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Coronavirus Protection: Pilot Flies Face Shields From Mass. To Navajo Nation

BOSTON (CBS) - For the past month, Chad Bennett and a team of volunteers have been making face shields to protect hospital workers. They've been used at local hospitals, and hospitals in New York, but this week Bennett received a call from someone in New Mexico looking to help the Navajo Nation. Bennett said the caller sounded desperate for help, telling him, "we need shields, we're in a bad bad way."

Bennett says the call opened his eyes to a dire situation facing Native Americans living on reservations. Longstanding issues such as overcrowded housing and inadequate healthcare within Native American communities make them one of the most at-risk groups of the coronavirus crisis. "It's a very, very poor part of the country, and I think most of us don't really understand," said Bennett. "If just one person gets it there, they're all going to get it, especially the at-risk people. It's a death sentence for them."

So Bennett knew he wanted to help, but he had no idea how to get 1,000 face shields to New Mexico. "Massachusetts, this area, we've mainly been driving them," said Bennett. "Sometimes hospitals will come and pick them up."

Dale Swanson
Pilot Dale Swanson is flying medical masks from Mass. to Navajo Nation (Image credit Nick Emmons/WBZ)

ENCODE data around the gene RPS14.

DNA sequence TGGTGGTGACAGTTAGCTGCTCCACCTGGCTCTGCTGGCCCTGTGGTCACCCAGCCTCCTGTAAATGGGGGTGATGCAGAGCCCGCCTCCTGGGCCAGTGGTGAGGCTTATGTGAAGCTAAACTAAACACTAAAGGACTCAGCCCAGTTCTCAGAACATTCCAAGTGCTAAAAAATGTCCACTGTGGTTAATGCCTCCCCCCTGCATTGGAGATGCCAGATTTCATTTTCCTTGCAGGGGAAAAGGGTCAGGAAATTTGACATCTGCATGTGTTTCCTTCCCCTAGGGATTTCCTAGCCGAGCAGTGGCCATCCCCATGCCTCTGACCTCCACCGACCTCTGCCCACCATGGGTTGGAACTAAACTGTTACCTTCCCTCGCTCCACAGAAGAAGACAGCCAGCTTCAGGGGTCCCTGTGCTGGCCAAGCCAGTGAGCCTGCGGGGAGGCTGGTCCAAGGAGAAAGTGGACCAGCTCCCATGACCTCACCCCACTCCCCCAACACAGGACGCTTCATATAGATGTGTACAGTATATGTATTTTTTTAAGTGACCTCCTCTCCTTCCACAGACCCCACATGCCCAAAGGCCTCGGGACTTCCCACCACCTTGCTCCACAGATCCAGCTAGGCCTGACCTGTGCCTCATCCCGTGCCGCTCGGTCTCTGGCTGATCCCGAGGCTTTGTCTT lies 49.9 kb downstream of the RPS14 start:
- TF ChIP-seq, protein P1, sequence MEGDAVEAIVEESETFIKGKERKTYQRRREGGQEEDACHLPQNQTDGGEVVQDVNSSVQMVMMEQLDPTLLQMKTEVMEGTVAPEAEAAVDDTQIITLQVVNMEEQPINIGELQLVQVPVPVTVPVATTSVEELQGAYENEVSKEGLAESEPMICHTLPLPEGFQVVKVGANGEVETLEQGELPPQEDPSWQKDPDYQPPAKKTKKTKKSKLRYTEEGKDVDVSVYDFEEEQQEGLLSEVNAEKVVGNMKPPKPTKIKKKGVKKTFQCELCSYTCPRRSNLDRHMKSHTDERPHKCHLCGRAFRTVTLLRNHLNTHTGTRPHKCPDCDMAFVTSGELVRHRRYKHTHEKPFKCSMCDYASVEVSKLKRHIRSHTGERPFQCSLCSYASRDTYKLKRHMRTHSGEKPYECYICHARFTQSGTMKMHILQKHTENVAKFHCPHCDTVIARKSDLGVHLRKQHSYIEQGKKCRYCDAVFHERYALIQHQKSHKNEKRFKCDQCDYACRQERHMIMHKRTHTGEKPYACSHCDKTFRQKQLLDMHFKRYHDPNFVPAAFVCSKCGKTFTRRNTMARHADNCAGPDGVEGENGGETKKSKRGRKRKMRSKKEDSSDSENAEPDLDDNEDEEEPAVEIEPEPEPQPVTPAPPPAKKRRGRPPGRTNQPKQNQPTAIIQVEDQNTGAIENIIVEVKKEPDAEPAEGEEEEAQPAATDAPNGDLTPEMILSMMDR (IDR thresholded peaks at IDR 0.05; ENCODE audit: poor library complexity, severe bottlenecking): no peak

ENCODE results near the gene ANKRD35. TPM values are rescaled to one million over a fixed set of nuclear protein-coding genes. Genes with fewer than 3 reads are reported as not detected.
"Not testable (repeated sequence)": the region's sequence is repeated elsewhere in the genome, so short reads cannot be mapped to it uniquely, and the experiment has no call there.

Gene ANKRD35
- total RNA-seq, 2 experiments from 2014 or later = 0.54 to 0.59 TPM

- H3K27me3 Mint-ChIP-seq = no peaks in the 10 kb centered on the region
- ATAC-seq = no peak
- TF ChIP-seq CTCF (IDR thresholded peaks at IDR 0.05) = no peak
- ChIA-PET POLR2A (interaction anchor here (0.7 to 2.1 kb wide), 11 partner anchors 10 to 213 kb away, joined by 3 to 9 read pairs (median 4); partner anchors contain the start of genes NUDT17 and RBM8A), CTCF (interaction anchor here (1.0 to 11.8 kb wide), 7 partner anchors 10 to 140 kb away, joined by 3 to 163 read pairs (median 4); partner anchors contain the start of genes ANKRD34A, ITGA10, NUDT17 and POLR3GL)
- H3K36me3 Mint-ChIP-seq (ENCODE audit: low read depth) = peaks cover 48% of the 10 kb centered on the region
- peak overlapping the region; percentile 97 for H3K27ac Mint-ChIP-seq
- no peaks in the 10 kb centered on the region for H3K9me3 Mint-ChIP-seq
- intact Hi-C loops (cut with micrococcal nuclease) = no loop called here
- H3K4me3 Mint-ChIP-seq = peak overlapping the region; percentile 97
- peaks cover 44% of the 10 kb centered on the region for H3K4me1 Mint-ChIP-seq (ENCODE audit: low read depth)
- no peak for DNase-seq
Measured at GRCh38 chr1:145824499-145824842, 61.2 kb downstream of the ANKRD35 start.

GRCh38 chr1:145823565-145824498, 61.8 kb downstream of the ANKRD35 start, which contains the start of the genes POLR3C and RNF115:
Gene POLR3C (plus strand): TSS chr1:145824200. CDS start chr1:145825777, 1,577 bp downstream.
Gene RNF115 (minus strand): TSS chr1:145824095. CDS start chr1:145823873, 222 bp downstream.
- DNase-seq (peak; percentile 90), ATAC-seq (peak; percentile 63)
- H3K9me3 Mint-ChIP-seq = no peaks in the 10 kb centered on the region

This shipment, though, would require much more. The cost to simply mail the shields was too expensive, so he turned to Facebook and came across a group called AERObridge. Its an organization that taps into a network of private pilots to transport critical supplies during disasters and other emergencies.

Dale Swanson, a pilot from Maryland answered the call. "It's a pretty daunting flight," said Swanson, "1,700 nautical miles."

charlestown face shield
A Charlestown organization is making face shields for health care workers (Photo credit: Charlestown Face Shield Project)

Swanson flew his twin engine aircraft to Hanscom Airfield Friday to pick up 1,000 shields destined for Navajo Nation. "I thought, well, I'll pitch in, I'll take whatever boxes I can," he said. Swanson owns the plane and is paying for the fuel himself.

The trip will take about four days round trip, but Swanson's efforts could save countless lives. "That was a godsend," said Bennett. "These people are amazing."

You can donate to the Charlestown Face Shield Project on their GoFundMe page.

EMERGENCY COMPONENT - LOCAL

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